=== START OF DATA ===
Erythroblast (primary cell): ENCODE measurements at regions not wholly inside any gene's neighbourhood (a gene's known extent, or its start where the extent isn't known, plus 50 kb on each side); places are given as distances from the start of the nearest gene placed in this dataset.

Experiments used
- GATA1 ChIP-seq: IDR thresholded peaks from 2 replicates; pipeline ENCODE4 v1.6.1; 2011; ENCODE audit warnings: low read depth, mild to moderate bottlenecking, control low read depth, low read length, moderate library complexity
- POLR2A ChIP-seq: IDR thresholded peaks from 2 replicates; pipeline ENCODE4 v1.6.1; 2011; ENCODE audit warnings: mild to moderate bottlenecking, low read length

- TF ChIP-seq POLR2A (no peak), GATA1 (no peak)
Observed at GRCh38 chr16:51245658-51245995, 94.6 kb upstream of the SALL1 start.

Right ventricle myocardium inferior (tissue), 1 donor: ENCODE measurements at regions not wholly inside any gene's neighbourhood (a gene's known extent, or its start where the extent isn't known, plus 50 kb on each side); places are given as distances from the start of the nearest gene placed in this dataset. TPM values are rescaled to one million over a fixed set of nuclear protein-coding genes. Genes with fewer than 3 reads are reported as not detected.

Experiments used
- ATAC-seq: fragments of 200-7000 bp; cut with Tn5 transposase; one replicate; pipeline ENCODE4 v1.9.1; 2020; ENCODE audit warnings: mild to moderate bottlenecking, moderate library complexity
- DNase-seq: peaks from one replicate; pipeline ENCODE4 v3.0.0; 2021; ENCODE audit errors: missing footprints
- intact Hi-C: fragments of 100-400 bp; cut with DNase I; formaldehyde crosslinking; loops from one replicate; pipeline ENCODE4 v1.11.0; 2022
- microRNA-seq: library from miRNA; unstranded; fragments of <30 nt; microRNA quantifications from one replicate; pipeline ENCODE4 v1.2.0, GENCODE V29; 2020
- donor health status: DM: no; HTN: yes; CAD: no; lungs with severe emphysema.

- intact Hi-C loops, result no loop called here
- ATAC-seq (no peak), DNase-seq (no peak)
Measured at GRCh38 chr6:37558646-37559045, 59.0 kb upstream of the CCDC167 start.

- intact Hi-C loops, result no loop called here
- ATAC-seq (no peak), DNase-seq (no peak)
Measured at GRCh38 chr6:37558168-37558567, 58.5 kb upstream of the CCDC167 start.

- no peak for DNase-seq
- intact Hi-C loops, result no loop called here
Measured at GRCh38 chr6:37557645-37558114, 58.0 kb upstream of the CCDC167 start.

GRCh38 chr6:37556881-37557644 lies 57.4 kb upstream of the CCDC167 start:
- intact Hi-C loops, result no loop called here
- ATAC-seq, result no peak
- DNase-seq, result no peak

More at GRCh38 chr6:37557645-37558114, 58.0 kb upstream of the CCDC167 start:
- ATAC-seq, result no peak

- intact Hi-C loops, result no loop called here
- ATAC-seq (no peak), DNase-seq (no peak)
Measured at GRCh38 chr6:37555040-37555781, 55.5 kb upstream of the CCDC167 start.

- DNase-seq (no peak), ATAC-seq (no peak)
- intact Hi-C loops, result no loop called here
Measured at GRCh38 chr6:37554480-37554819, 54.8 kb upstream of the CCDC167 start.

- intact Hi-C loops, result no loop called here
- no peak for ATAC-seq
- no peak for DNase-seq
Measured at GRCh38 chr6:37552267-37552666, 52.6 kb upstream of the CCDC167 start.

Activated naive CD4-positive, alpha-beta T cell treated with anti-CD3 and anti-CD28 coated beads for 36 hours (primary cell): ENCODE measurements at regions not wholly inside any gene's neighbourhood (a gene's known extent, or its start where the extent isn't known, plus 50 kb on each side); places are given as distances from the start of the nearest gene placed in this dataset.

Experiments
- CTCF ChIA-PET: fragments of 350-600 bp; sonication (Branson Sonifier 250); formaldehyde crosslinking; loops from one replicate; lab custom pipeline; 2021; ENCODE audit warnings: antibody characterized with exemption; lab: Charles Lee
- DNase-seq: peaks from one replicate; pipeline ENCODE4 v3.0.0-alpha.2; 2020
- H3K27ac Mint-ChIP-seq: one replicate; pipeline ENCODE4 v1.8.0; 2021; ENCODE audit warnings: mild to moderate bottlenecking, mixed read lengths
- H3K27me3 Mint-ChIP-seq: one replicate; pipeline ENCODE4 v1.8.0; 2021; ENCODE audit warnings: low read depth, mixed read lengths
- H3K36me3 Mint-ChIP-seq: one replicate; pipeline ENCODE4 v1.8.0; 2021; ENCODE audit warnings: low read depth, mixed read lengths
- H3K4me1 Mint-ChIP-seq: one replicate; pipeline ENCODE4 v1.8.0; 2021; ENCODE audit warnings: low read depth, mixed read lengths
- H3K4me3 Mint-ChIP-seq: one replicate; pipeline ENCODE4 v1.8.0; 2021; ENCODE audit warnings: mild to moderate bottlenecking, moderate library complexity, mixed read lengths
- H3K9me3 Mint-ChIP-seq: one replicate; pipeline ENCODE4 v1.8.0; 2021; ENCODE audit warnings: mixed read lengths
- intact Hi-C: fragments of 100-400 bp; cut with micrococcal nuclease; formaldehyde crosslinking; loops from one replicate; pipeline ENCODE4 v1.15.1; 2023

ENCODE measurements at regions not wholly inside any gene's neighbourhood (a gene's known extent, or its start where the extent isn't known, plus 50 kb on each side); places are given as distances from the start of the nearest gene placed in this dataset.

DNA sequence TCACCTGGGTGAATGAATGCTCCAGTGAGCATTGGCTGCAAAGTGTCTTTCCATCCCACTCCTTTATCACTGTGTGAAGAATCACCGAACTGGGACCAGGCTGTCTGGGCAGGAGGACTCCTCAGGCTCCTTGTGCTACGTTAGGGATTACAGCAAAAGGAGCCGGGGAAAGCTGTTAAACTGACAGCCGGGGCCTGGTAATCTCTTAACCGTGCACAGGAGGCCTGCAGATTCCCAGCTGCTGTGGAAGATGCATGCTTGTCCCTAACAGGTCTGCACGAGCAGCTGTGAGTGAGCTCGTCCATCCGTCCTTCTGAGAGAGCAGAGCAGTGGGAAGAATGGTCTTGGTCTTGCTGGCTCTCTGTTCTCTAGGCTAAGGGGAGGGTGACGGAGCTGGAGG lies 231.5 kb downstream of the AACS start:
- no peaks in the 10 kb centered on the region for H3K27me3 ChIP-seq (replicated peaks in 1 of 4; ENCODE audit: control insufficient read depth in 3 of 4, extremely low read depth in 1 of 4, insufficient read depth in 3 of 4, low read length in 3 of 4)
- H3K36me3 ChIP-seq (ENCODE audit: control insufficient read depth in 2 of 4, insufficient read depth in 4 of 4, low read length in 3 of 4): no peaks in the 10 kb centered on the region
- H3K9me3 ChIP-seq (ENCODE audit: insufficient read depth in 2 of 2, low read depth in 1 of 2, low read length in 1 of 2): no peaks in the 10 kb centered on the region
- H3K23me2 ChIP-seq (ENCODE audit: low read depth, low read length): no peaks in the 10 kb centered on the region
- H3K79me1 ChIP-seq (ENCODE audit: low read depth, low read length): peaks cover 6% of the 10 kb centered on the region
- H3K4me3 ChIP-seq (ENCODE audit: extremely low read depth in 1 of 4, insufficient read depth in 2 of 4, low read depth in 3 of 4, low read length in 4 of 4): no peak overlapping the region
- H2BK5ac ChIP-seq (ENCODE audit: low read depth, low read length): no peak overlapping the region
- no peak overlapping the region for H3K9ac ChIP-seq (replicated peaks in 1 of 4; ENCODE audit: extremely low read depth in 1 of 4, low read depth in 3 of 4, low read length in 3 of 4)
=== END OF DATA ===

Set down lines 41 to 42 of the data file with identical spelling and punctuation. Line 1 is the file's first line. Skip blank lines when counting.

- CTCF ChIA-PET: fragments of 350-600 bp; sonication (Branson Sonifier 250); formaldehyde crosslinking; loops from one replicate; lab custom pipeline; 2021; ENCODE audit warnings: antibody characterized with exemption; lab: Charles Lee
- DNase-seq: peaks from one replicate; pipeline ENCODE4 v3.0.0-alpha.2; 2020